By Jim Hughes
More than any other practitioner, I think, Henri Cartier-Bresson has defined the art of small-camera photography. Defying categorization (that bane of any true original), H.C.-B., neither photojournalist nor documentarian, seemingly traversed the earth in search of telling human images—decisive moments, he himself called them—that in their inevitable lyricism strike me as unspoken tone poems in black and white. It is too easy to say that he photographed people, often at their most vulnerable, or even that he captured the essence of their lives, both of which were certainly true. He somehow managed to photograph time itself, stopping that great equalizer in its tracks. It is almost as if the instrument of his art—and make no mistake, it is the music of life that he played—existed on another plane entirely.
Yet when I looked upon that instrument, it appeared to be a camera, nothing more. Indeed, the day I first met Cartier-Bresson, he was wearing not the famous black-taped classic Leica I expected to see, but an even more miniaturized version, the then-brand-new Leica CL, a superb design now long-discontinued and highly sought after, that was no bigger and almost as simple as some of today’s ubiquitous point-and-shoots. The International Center of Photography in New York (then located at 94th and Fifth on Museum Mile in what had once been a grand old mansion) was planning an exhibit, and as a photo-magazine editor I had been invited to meet the great man in person. History was everywhere. We gathered in one of the upstairs meeting rooms. Cornell Capa, ICP's founder and Robert's brother, was there. The conversation, conducted at first in a kind of Anglicized French no doubt to accommodate me (Cartier-Bresson made his reluctance to speak English quite obvious), quickly turned to Magnum, an unusual cooperative of independent-minded photographers who never seemed able to agree on much of anything, but who nonetheless managed, individually and as a group, to produce work of unparalleled excellence.
I had expected to encounter the gentle soul of a poet. Instead, the quirky man to whom I was introduced was edgier than I could ever have imagined, possessed of a sharply caustic intellect that, I realize in retrospect, might actually have been calculated to put people off—or perhaps just people like me. He was, I'd been told, an aristocrat. He talked of his growing frustration with (or maybe it was disdain for) photography, and his concomitant need to return to his roots: drawing and painting, the few examples of which I’d seen had left me cold, left me wondering how a great master in one field would fail so completely to recognize his mediocrity in another. But no matter. If Henri Cartier-Bresson chose to be full of himself, I was sure he’d earned the right. Genius is as genius does.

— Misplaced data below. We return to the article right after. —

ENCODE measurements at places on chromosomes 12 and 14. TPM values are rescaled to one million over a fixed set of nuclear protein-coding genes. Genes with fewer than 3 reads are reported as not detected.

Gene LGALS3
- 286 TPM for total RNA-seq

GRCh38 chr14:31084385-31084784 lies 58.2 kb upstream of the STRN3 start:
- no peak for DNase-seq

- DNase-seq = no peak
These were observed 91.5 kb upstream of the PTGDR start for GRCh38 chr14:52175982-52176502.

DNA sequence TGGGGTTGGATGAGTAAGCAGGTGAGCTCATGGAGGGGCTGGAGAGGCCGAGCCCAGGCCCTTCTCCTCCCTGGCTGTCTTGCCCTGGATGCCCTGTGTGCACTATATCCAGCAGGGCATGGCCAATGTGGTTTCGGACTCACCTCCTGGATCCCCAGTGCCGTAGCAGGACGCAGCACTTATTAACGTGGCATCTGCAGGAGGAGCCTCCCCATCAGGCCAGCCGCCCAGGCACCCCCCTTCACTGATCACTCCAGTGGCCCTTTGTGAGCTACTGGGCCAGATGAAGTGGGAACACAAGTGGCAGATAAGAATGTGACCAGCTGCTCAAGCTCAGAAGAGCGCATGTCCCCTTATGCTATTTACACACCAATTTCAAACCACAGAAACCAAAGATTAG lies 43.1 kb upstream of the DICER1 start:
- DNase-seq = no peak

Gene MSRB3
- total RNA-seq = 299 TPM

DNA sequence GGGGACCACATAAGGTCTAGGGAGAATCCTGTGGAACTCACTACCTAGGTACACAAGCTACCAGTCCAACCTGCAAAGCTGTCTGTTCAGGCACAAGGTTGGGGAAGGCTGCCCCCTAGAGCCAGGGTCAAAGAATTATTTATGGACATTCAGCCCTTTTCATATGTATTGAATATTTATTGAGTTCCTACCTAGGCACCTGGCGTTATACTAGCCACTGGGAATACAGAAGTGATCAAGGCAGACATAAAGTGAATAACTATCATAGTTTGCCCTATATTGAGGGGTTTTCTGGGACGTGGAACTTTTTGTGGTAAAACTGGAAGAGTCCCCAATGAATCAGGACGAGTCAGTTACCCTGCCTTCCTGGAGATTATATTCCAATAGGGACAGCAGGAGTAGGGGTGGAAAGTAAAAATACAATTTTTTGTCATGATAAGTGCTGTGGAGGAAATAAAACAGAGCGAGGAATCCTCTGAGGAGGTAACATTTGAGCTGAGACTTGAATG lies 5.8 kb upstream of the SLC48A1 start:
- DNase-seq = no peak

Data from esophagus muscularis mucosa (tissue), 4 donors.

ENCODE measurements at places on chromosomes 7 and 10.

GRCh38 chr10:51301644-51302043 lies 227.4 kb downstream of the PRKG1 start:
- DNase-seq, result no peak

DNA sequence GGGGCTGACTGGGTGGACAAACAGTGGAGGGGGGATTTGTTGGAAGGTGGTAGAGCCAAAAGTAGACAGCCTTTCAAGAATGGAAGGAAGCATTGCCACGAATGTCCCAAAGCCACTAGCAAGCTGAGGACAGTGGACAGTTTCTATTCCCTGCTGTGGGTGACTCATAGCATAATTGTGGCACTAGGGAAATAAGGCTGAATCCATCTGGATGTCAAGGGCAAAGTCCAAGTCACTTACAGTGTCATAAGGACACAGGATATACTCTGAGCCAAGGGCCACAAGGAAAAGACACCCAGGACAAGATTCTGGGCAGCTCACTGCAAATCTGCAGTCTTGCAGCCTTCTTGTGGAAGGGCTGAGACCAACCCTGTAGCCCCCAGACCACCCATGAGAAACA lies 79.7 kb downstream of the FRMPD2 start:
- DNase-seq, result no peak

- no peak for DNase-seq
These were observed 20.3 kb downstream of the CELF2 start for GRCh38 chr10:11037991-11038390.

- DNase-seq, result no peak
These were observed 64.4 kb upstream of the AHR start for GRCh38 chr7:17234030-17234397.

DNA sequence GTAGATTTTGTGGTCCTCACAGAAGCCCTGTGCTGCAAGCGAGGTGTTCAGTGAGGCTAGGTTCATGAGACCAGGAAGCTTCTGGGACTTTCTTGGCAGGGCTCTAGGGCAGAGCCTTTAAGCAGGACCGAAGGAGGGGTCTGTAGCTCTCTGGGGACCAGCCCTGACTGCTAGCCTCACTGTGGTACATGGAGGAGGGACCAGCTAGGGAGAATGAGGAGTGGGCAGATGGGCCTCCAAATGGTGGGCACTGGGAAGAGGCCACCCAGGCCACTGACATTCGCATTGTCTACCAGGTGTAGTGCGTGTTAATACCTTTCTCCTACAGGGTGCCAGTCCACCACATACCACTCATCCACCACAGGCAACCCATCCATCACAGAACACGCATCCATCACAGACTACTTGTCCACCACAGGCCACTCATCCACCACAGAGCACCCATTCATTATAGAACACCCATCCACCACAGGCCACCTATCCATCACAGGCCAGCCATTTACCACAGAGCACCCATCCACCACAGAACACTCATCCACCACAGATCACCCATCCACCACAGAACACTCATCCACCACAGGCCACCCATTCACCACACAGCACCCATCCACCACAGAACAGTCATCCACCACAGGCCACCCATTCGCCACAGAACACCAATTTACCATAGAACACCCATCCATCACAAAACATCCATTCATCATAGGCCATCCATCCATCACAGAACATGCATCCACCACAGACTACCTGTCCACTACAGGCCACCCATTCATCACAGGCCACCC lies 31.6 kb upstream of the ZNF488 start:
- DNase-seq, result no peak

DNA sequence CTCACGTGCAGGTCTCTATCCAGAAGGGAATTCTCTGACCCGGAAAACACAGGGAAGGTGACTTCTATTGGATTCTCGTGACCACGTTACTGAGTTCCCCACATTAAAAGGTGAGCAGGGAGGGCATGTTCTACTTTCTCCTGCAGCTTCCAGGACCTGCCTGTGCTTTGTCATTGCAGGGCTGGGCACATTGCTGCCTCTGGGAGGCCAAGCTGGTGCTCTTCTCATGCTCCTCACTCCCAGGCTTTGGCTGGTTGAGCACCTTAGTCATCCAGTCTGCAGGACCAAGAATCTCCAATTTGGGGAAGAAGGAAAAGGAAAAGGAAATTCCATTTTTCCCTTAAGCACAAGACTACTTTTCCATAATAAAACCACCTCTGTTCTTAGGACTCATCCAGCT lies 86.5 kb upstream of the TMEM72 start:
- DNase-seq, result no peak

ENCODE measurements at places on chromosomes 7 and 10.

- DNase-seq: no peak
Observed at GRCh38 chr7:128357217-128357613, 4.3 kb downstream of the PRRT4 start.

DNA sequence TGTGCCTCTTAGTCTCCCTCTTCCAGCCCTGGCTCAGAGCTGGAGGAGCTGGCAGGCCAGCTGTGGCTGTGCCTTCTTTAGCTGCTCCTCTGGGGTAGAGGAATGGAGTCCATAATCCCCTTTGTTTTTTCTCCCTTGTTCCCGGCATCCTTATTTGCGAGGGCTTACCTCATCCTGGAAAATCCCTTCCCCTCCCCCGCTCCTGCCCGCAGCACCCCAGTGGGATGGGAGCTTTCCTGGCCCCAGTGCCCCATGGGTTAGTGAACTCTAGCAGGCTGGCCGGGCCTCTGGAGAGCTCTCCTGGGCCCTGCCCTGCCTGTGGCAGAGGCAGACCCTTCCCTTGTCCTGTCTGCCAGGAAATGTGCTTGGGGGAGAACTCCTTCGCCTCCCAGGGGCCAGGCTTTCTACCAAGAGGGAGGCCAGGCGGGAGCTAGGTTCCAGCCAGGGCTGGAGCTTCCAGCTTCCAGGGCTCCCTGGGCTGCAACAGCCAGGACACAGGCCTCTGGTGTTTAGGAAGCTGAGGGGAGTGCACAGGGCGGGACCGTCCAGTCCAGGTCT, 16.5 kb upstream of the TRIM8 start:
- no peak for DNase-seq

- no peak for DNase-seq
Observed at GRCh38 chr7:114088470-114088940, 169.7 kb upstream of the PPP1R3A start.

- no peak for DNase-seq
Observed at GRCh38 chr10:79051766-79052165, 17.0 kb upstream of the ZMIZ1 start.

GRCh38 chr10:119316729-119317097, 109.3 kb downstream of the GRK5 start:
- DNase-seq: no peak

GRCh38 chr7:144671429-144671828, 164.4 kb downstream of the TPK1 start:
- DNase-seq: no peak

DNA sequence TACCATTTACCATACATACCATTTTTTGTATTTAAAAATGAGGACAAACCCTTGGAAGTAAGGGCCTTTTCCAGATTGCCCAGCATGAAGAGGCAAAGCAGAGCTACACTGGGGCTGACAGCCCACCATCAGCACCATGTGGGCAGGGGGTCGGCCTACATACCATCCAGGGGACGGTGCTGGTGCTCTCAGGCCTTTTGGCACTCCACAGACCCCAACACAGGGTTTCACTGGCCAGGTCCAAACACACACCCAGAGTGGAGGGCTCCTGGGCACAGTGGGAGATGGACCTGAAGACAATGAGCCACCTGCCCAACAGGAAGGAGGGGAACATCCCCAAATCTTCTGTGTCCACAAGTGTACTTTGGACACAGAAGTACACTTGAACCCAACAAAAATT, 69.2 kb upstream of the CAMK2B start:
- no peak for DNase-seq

At one point, a young man with a Nikon F appeared at the open door. I paid him little mind; at ICP, one regularly encountered young people carrying cameras, all eagerly shooting each other's nooks and crannies as they earnestly went about learning how to make incisive pictures. But this fellow was different; he seemed barely out of his teens—if indeed he was—and he appeared to be genuinely starstruck. It is not often one gets to meet one's true-life hero in the flesh.
"Monsieur Cartier-Bresson," the young man exclaimed in what sounded like his best prep-school French as he brought his Nikon to his eye, moved in and squeezed off a series of exposures with, I think, a 105mm lens. At the last ka-thunk of the mirror, Cartier-Bresson sprung to his feet, literally sprung as if his wiry body had been coiled tight, just waiting for a reason to release itself.
"You must not photograph me!" he shrieked, his English suddenly crystal-clear. "No one is allowed to photograph me! Everyone must know that..."